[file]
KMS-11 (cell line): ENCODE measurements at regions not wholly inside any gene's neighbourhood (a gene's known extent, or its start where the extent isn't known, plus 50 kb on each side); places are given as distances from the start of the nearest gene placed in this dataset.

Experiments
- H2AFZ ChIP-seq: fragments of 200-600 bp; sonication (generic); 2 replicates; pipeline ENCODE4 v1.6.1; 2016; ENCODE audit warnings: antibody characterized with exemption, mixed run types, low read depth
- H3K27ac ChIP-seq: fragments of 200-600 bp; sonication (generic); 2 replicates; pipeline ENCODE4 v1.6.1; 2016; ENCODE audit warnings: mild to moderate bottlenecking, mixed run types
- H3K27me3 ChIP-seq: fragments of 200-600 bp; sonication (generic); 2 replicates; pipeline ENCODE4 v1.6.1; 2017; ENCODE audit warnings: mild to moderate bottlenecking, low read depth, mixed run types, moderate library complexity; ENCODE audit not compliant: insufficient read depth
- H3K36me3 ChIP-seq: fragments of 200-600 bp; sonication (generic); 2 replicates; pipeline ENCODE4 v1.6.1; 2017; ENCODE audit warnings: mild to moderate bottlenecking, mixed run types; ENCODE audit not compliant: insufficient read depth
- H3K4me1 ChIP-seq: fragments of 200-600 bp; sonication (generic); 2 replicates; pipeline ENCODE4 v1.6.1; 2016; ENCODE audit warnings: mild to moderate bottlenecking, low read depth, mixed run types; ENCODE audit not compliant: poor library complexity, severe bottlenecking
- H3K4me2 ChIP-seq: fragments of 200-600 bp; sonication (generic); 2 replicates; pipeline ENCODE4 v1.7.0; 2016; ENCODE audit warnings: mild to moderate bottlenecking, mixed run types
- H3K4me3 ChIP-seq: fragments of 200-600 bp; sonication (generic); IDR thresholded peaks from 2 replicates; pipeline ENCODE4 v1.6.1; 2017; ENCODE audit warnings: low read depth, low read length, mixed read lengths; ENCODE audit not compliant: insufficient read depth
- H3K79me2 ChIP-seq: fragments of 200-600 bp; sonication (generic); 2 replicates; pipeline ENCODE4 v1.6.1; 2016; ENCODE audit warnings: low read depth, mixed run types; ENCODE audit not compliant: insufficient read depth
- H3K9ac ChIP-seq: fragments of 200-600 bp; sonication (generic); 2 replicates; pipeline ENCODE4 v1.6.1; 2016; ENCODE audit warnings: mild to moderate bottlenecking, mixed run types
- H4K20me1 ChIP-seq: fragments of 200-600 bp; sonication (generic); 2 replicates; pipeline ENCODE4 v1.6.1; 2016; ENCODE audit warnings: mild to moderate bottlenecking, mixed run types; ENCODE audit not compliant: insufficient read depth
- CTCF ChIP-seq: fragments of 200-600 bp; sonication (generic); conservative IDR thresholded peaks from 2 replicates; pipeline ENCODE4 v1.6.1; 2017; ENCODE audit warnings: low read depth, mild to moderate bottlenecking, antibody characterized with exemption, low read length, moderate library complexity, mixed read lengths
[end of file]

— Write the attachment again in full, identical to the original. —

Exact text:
KMS-11 (cell line): ENCODE measurements at regions not wholly inside any gene's neighbourhood (a gene's known extent, or its start where the extent isn't known, plus 50 kb on each side); places are given as distances from the start of the nearest gene placed in this dataset.

Experiments
- H2AFZ ChIP-seq: fragments of 200-600 bp; sonication (generic); 2 replicates; pipeline ENCODE4 v1.6.1; 2016; ENCODE audit warnings: antibody characterized with exemption, mixed run types, low read depth
- H3K27ac ChIP-seq: fragments of 200-600 bp; sonication (generic); 2 replicates; pipeline ENCODE4 v1.6.1; 2016; ENCODE audit warnings: mild to moderate bottlenecking, mixed run types
- H3K27me3 ChIP-seq: fragments of 200-600 bp; sonication (generic); 2 replicates; pipeline ENCODE4 v1.6.1; 2017; ENCODE audit warnings: mild to moderate bottlenecking, low read depth, mixed run types, moderate library complexity; ENCODE audit not compliant: insufficient read depth
- H3K36me3 ChIP-seq: fragments of 200-600 bp; sonication (generic); 2 replicates; pipeline ENCODE4 v1.6.1; 2017; ENCODE audit warnings: mild to moderate bottlenecking, mixed run types; ENCODE audit not compliant: insufficient read depth
- H3K4me1 ChIP-seq: fragments of 200-600 bp; sonication (generic); 2 replicates; pipeline ENCODE4 v1.6.1; 2016; ENCODE audit warnings: mild to moderate bottlenecking, low read depth, mixed run types; ENCODE audit not compliant: poor library complexity, severe bottlenecking
- H3K4me2 ChIP-seq: fragments of 200-600 bp; sonication (generic); 2 replicates; pipeline ENCODE4 v1.7.0; 2016; ENCODE audit warnings: mild to moderate bottlenecking, mixed run types
- H3K4me3 ChIP-seq: fragments of 200-600 bp; sonication (generic); IDR thresholded peaks from 2 replicates; pipeline ENCODE4 v1.6.1; 2017; ENCODE audit warnings: low read depth, low read length, mixed read lengths; ENCODE audit not compliant: insufficient read depth
- H3K79me2 ChIP-seq: fragments of 200-600 bp; sonication (generic); 2 replicates; pipeline ENCODE4 v1.6.1; 2016; ENCODE audit warnings: low read depth, mixed run types; ENCODE audit not compliant: insufficient read depth
- H3K9ac ChIP-seq: fragments of 200-600 bp; sonication (generic); 2 replicates; pipeline ENCODE4 v1.6.1; 2016; ENCODE audit warnings: mild to moderate bottlenecking, mixed run types
- H4K20me1 ChIP-seq: fragments of 200-600 bp; sonication (generic); 2 replicates; pipeline ENCODE4 v1.6.1; 2016; ENCODE audit warnings: mild to moderate bottlenecking, mixed run types; ENCODE audit not compliant: insufficient read depth
- CTCF ChIP-seq: fragments of 200-600 bp; sonication (generic); conservative IDR thresholded peaks from 2 replicates; pipeline ENCODE4 v1.6.1; 2017; ENCODE audit warnings: low read depth, mild to moderate bottlenecking, antibody characterized with exemption, low read length, moderate library complexity, mixed read lengths